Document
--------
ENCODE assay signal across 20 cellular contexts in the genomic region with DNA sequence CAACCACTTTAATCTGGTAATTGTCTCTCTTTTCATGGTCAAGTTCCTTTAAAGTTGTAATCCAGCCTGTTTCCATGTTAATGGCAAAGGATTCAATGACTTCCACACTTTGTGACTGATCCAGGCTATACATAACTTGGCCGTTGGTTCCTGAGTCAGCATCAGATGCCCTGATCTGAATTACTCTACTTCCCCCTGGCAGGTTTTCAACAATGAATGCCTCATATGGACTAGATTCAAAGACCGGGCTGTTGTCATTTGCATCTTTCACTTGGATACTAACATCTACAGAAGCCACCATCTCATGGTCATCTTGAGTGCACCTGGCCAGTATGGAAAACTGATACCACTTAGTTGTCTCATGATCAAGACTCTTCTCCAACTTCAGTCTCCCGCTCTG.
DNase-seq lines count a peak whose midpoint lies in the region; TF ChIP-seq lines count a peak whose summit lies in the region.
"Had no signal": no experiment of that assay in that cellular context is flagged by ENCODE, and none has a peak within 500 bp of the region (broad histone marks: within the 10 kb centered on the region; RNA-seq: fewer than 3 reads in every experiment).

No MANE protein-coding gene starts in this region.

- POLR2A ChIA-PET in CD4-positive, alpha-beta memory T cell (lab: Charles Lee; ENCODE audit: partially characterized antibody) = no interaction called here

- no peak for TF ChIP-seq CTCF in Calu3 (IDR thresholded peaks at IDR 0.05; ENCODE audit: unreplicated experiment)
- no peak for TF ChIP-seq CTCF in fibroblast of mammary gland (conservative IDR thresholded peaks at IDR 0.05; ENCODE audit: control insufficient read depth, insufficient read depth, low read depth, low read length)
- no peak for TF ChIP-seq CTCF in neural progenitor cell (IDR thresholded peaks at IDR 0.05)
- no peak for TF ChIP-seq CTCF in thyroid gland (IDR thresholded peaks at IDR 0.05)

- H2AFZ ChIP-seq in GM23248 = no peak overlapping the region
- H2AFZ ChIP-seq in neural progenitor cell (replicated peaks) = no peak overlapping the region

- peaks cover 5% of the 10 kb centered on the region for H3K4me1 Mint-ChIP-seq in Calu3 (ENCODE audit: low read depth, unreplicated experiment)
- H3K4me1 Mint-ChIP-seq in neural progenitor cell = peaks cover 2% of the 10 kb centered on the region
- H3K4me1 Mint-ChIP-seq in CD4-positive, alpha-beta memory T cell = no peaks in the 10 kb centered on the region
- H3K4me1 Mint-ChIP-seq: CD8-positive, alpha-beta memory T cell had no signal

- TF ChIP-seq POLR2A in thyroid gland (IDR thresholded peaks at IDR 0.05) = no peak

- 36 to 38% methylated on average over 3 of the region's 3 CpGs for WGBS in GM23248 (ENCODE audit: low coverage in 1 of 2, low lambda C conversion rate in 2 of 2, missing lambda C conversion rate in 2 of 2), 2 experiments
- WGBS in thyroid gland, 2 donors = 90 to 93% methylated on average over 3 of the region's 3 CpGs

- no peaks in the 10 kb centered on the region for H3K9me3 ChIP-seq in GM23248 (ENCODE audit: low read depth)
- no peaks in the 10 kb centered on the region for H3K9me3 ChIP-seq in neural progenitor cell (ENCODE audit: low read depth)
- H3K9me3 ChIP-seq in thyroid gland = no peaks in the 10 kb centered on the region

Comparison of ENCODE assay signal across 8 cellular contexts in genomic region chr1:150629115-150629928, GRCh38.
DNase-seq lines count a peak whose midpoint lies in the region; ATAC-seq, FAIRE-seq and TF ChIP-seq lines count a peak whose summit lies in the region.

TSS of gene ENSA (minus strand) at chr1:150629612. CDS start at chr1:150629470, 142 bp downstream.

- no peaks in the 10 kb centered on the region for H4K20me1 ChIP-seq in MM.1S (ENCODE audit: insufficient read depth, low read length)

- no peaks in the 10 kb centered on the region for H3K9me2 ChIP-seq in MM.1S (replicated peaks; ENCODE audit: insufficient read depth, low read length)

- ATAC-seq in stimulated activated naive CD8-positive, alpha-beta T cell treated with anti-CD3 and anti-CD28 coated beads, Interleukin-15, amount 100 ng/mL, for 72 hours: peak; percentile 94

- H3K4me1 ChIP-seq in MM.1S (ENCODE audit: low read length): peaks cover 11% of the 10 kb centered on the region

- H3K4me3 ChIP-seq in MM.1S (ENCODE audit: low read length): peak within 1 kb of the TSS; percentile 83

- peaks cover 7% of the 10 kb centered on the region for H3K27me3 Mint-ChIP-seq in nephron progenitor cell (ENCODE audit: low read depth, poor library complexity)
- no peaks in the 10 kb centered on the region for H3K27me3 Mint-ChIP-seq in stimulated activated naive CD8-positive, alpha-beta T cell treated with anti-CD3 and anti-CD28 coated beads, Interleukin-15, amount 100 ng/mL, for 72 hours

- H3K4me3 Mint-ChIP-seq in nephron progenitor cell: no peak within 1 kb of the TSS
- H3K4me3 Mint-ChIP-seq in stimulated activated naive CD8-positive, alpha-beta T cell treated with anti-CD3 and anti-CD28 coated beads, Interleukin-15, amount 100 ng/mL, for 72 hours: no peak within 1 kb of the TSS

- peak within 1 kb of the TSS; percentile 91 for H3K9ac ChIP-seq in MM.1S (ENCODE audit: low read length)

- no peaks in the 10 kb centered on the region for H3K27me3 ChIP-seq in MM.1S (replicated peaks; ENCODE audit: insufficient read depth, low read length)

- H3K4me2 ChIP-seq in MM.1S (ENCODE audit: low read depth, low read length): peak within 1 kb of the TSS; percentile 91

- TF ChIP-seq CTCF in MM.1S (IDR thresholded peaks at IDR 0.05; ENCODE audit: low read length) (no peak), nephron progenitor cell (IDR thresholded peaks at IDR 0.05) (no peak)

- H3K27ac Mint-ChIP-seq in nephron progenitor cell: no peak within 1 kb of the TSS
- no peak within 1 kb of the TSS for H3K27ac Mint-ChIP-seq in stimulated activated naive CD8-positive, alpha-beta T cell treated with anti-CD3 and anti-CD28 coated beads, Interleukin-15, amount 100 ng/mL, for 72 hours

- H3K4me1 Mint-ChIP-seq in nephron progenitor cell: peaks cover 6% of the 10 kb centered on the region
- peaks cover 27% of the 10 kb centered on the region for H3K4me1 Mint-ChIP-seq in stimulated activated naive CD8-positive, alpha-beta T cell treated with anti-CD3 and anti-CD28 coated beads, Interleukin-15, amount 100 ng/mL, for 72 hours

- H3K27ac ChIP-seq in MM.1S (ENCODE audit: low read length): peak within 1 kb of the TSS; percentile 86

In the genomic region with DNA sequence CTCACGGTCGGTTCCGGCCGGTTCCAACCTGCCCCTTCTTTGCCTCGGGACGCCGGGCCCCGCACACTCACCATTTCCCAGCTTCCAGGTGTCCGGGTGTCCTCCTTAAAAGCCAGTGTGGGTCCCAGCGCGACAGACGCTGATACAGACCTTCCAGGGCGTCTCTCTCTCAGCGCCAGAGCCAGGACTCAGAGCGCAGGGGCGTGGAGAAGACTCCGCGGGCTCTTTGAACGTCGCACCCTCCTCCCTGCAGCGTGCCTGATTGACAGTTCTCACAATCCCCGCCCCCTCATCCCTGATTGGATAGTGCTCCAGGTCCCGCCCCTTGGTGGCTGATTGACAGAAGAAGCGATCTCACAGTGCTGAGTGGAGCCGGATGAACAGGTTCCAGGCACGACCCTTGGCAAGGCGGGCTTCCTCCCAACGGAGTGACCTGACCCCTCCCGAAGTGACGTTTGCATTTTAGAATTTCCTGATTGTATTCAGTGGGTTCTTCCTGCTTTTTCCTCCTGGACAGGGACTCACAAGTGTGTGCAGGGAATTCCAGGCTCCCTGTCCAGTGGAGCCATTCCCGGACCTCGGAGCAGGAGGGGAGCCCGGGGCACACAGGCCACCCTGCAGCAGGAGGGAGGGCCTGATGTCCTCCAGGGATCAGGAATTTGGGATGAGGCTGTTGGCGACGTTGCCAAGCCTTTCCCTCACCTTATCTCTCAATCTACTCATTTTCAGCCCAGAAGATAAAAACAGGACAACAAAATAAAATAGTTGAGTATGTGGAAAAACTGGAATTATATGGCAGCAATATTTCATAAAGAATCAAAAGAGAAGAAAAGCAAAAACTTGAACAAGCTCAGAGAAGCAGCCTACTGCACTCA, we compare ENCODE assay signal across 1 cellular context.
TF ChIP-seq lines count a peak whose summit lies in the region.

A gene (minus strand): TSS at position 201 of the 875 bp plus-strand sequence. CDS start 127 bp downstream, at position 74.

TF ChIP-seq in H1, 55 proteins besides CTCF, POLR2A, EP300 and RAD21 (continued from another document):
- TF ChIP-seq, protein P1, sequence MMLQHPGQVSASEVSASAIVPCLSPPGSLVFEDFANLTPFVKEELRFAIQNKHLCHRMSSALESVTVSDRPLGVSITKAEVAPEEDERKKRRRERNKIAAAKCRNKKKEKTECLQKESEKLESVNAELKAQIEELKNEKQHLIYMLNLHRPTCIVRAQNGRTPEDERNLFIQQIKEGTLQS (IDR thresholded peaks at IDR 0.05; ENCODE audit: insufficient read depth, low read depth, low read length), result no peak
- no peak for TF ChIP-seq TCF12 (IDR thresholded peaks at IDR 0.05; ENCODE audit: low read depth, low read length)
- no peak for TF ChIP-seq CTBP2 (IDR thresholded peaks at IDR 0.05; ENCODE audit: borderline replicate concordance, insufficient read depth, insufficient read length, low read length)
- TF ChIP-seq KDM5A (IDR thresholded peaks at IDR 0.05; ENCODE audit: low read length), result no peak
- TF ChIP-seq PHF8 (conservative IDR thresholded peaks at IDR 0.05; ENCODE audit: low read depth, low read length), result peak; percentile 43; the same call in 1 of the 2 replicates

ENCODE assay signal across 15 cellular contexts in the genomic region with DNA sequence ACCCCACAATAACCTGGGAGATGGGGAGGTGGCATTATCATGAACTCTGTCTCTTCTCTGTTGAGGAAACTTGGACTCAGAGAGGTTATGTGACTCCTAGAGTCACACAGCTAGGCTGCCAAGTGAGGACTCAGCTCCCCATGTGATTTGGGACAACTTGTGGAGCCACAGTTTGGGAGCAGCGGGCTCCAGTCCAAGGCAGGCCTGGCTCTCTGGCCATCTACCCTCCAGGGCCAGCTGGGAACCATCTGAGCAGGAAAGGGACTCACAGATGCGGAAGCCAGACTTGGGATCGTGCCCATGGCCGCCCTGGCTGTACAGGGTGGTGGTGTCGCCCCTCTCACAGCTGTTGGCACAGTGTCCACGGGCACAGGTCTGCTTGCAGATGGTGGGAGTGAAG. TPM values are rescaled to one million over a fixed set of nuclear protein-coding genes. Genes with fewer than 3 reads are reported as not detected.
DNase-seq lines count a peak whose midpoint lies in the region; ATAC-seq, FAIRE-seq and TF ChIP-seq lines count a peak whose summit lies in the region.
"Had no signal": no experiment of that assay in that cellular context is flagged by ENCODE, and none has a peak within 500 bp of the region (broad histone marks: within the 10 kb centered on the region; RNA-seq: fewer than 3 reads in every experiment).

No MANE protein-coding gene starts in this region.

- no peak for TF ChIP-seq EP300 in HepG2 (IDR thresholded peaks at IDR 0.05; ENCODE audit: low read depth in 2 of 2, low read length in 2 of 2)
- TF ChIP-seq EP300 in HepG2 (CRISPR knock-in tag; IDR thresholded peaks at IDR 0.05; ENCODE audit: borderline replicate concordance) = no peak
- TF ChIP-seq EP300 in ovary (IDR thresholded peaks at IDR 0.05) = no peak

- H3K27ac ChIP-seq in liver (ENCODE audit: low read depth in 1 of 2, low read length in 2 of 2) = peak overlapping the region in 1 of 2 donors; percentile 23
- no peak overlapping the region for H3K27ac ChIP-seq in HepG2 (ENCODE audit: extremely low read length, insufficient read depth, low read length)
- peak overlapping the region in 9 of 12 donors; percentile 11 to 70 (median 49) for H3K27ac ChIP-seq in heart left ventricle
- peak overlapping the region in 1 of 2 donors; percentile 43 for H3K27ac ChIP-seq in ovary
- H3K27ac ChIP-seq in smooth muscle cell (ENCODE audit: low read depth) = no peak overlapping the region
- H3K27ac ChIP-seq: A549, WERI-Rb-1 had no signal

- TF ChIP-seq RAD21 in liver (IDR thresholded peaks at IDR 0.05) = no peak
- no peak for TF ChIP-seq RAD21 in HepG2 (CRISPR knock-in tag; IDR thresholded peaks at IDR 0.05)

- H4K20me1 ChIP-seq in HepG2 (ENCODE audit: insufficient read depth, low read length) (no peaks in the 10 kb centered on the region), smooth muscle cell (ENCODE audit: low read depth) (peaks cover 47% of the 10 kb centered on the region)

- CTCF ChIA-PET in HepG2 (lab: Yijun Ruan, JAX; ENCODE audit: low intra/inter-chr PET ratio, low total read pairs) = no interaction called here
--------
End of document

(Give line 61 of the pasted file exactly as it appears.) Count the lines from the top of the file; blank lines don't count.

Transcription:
- peak overlapping the region in 9 of 12 donors; percentile 11 to 70 (median 49) for H3K27ac ChIP-seq in heart left ventricle